US captain arrives in Kenya after dramatic rescue

Published on 15 April 2009

The US skipper freed in a dramatic rescue after being held hostage off Somalia for days arrived in Kenya Thursday aboard a warship, while Washington said it wants to freeze pirates' assets. [...] US Secretary of State Hillary Clinton unveiled a plan on Wednesday, calling for prosecution and freezing pirates' assets with the support of Washington's international partners. The chief US diplomat added that she was also sending an envoy to an April 23 Somali donors' conference in Brussels to improve the situation in lawless Somalia and help implement the plan. "These pirates are criminals, they are armed gangs on the sea," Clinton told reporters. [...] She said there are "ways to crack down on companies that do business with pirates." The World Food Programme has warned that millions in Africa risk going hungry if pirate hijackings keep aid ships from arriving in Mombasa. While piracy off Somalia has long been a problem for aid freighters, recent hijackings have marked a new development in the attacks, it said in a statement. The attack on the Maersk Alabama "was the first case of a Mombasa-bound ship carrying WFP food being hijacked," the agency said. "If food assistance cannot arrive through Mombasa for Somalia, Kenya, Uganda, southern Sudan and the eastern Democratic Republic of Congo, millions of people will go hungry and the already high malnutrition rates will rise."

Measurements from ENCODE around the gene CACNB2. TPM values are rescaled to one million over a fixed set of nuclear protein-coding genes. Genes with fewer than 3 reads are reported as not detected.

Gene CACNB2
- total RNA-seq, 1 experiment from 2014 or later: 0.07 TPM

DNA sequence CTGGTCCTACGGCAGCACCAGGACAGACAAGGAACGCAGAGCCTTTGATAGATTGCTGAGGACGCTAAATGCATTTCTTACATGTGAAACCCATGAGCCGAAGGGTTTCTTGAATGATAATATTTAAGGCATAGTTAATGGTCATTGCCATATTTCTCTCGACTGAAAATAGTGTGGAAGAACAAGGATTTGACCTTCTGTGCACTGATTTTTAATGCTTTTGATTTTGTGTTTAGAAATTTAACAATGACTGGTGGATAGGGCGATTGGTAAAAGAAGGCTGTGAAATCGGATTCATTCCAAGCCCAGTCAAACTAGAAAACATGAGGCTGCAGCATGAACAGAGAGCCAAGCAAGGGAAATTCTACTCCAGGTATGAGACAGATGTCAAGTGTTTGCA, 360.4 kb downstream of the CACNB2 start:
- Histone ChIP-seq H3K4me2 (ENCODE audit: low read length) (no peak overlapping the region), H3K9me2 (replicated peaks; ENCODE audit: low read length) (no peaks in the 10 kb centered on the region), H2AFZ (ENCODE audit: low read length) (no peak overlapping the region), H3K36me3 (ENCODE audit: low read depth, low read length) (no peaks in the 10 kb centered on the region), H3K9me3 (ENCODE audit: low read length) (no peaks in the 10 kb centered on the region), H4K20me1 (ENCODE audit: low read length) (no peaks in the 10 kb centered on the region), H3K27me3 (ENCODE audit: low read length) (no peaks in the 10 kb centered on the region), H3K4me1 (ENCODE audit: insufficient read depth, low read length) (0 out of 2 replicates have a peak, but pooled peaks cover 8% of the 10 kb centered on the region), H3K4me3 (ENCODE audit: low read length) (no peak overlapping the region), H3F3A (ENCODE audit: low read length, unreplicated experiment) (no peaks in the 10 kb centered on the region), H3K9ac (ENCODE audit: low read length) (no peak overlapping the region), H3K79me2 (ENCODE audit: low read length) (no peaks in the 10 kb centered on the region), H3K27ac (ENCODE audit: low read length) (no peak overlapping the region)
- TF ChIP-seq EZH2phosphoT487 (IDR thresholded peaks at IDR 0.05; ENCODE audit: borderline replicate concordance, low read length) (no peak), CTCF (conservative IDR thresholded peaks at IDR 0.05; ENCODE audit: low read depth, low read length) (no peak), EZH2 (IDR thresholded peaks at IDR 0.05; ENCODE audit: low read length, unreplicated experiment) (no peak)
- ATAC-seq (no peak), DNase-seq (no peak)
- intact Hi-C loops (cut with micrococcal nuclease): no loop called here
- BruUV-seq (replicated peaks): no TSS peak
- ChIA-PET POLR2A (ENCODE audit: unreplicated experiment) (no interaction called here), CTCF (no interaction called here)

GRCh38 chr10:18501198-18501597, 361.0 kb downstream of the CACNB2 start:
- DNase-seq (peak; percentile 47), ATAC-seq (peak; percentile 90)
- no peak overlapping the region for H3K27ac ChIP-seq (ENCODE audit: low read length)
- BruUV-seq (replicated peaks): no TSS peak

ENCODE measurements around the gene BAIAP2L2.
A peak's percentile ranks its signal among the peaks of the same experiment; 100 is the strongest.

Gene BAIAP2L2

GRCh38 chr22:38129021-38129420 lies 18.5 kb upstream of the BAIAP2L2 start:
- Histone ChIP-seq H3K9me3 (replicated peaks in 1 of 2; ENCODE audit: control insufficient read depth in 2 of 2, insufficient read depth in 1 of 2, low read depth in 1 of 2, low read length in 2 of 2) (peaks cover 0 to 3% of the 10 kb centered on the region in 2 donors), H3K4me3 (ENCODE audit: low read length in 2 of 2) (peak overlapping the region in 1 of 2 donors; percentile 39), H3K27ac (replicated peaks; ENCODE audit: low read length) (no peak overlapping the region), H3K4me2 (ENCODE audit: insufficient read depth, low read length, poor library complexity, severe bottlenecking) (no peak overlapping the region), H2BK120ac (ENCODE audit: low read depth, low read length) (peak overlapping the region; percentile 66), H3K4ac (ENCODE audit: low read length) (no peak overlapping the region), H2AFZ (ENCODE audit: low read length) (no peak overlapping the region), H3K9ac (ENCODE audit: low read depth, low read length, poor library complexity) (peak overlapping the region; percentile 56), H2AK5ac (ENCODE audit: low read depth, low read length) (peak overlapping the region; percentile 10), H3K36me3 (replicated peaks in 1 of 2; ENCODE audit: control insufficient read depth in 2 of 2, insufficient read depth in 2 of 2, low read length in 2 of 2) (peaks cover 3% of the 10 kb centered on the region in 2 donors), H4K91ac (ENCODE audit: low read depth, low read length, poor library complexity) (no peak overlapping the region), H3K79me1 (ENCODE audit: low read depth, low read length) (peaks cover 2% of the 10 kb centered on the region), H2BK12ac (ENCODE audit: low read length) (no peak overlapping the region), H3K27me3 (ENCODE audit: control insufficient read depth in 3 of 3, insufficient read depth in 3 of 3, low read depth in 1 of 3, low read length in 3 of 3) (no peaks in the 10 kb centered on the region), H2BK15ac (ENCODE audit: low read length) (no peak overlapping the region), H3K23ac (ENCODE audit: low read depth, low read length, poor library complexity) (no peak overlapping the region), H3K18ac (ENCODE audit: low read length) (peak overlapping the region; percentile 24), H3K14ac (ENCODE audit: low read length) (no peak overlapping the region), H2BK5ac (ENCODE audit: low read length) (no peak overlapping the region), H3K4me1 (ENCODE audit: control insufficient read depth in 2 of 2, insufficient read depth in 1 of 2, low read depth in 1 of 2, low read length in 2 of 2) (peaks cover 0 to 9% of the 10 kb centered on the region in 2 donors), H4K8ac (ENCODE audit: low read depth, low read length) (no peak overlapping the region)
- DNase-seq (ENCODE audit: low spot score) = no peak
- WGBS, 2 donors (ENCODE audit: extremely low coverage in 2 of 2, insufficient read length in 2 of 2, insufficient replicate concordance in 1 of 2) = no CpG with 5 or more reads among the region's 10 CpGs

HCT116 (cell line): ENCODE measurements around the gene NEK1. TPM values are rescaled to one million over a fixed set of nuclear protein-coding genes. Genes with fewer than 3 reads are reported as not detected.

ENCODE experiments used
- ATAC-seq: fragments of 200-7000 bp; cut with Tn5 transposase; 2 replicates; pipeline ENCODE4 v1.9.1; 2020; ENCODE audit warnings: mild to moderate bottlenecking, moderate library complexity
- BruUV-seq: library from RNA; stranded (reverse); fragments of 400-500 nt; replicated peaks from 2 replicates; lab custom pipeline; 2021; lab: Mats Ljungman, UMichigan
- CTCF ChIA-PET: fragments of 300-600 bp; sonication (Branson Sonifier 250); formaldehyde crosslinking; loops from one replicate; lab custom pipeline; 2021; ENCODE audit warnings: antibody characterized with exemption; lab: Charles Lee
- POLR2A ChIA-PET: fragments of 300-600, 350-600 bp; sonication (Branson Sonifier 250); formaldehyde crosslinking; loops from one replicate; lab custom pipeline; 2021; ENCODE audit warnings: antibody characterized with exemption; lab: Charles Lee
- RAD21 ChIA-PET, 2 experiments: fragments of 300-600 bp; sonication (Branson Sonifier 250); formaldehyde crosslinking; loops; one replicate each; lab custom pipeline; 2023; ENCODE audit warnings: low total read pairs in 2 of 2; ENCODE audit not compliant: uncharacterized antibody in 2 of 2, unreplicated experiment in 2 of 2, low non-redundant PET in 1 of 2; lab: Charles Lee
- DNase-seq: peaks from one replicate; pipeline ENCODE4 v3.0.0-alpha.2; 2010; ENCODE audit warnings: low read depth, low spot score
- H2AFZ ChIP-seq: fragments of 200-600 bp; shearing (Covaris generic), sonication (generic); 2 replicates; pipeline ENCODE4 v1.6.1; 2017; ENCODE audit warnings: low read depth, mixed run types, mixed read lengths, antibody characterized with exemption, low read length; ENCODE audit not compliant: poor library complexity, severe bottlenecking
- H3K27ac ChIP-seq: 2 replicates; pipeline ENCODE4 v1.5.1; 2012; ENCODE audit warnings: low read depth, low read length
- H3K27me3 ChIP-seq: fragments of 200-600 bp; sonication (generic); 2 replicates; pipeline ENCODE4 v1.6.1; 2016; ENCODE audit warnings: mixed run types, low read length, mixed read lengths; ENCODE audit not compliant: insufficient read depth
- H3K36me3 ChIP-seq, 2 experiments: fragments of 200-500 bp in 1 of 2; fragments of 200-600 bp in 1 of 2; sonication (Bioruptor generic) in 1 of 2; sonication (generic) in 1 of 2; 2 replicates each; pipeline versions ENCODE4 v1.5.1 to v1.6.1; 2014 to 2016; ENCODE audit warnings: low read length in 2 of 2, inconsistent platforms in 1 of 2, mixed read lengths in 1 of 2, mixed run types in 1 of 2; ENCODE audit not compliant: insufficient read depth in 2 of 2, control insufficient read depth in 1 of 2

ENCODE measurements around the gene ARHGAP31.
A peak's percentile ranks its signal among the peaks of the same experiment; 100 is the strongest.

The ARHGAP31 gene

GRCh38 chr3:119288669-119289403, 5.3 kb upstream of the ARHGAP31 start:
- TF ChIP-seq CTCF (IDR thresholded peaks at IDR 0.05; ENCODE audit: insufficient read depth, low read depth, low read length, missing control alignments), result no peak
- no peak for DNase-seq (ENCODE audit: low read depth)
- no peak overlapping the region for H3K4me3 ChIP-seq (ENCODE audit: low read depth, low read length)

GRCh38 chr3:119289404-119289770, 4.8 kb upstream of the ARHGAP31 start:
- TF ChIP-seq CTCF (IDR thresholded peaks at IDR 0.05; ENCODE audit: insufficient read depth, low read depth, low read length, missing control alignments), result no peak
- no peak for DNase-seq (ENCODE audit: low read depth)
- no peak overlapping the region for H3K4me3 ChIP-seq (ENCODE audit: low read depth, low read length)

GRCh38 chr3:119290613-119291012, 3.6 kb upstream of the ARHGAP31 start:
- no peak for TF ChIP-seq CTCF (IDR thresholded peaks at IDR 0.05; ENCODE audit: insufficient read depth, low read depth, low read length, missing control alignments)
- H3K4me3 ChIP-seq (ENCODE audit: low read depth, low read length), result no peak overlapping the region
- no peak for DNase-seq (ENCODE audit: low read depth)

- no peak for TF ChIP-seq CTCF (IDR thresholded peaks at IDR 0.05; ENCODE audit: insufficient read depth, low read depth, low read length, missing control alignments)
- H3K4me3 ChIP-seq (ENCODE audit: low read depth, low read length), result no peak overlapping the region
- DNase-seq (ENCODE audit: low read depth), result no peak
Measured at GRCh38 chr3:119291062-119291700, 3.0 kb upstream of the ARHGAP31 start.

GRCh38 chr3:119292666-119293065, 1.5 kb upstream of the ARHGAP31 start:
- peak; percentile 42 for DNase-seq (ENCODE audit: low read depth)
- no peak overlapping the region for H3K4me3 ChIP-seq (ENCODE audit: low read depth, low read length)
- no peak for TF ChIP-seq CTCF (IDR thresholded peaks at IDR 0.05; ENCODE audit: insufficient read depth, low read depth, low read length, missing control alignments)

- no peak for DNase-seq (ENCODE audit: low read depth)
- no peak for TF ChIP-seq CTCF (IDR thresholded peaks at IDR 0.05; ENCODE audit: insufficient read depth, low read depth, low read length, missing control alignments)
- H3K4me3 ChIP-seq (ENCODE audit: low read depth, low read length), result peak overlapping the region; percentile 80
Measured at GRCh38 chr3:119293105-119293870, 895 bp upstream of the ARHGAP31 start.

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Agence France Presse (AFP)